Choosing a Translation of the Bible -- By: Russell T. Fuller

Journal: Journal for Biblical Manhood and Womanhood
Volume: JBMW 10:2 (Fall 2005)
Article: Choosing a Translation of the Bible
Author: Russell T. Fuller


Choosing a Translation of the Bible

Russell T. Fuller

Associate Professor of Old Testament Interpretation
The Southern Baptist Theological Seminary, Louisville, Kentucky

A generation or two ago, choosing a translation of the Bible was more a matter of choosing the color of the cover than choosing the version. Virtually, there was only one version—the King James Version. It was the only Bible that most people knew. It was the English translation of the Bible. It influenced the church, the society, and the English language itself. Indeed, the church and society thrived under it. The King James Version blessed the people of God for centuries.

But language changes. No language, except a dead one, is static. A cursory reading of English prose of a century ago demonstrates this. Take, for example, the description by Douglas MacArthur, the great American general educated in the nineteenth century, of the World War I French general, Henri Gouraud:

His Algerian exploits had won him the soubriquet of le lion d’Afrique, and his Gallipoli campaign had become almost a classic. But I was not prepared for the heroic figure to whom I reported. With one arm gone, and half a leg missing, with his red beard glittering in the sunlight, the jaunty rake of his cocked hat and the oratorical brilliance of his resonant voice, his impact was overwhelming. He seemed almost to be the reincarnation of the legendary figure of battle and romance, Henry of Navarre. And he was just as good as he looked.1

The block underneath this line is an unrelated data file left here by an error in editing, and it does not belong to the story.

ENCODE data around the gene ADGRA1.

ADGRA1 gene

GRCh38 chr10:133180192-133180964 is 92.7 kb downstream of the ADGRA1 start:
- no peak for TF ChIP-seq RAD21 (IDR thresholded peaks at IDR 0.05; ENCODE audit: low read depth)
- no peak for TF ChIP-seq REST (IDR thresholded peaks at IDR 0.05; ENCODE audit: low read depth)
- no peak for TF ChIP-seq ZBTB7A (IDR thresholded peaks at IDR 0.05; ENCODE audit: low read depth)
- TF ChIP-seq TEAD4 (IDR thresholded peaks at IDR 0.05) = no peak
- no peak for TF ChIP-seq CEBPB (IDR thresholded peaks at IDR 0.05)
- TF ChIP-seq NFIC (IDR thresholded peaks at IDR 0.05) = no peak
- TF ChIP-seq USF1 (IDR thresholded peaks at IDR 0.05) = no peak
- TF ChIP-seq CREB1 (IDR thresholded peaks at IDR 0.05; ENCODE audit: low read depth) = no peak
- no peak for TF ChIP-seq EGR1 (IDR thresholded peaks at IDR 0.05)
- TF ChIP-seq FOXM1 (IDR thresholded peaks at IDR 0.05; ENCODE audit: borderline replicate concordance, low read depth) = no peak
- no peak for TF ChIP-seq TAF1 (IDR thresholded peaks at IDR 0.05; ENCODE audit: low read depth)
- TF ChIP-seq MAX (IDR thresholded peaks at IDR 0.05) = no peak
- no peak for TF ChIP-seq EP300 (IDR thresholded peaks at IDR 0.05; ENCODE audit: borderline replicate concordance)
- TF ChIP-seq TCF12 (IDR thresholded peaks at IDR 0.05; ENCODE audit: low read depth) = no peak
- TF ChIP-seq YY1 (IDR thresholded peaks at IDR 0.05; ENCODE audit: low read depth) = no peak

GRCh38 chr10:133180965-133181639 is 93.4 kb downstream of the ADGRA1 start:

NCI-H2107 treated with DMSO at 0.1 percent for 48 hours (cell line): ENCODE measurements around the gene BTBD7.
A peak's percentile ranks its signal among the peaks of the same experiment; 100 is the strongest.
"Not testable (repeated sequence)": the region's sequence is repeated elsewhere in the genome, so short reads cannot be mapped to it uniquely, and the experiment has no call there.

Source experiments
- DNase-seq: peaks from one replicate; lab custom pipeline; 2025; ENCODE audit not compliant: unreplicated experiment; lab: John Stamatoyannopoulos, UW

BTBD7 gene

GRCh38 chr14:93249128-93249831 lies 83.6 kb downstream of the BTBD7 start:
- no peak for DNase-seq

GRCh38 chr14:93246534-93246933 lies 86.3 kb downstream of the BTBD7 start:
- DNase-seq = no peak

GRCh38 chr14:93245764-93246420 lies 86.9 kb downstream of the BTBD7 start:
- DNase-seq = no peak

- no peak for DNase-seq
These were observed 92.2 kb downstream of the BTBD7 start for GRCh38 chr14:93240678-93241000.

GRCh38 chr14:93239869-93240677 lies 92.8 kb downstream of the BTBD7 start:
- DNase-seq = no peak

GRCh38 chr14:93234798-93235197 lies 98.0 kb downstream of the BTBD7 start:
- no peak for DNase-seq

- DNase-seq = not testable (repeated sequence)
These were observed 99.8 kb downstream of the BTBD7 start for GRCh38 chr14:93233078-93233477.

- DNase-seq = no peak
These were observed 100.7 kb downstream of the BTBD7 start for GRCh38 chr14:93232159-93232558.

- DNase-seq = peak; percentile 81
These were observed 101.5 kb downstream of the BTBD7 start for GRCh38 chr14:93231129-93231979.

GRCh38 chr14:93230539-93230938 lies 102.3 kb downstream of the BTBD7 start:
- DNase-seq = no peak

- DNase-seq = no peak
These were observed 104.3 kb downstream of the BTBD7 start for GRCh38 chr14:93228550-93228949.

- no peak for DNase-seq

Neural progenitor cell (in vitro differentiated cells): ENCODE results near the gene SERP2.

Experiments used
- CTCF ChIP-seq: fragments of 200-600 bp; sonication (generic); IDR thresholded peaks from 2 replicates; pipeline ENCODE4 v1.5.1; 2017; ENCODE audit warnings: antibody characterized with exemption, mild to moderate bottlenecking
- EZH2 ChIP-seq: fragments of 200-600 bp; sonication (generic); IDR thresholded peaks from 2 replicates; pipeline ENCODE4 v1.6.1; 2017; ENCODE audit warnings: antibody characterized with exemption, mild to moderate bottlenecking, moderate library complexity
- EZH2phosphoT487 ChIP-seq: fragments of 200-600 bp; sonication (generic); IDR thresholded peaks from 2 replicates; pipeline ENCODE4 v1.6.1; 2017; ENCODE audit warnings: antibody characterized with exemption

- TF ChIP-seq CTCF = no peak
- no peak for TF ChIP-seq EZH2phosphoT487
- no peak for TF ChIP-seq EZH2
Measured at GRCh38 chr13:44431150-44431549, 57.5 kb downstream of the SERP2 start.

Of course, this prose is still well understood today, but the vocabulary, the idioms, the turn of phrases have a different ring to them, the sound of a bygone Victorian era. But go back further in time, to the time of the King James Bible. The language sounds even stranger to our ears, almost foreign. Yet, with some study and a very good dictionary, even

that Early Modern English prose may be understood.

But all translations, including the King James Version, seek to put the word of God in the language of the people. In fact, God inspired the authors of the New Testament to write in the Greek dialect of the common (Koine) people, not in the Greek dialect of the academy (Attic). So it should be with modern translations. Translators should put the word of God, which is the power of God unto salvation, into the language of the common man that he might know God and what God requires of him. Hence, there is a real need for modern translations—perhaps not so many modern translations—but nonetheless, there is a need, especially in our biblically and generally illiterate times...

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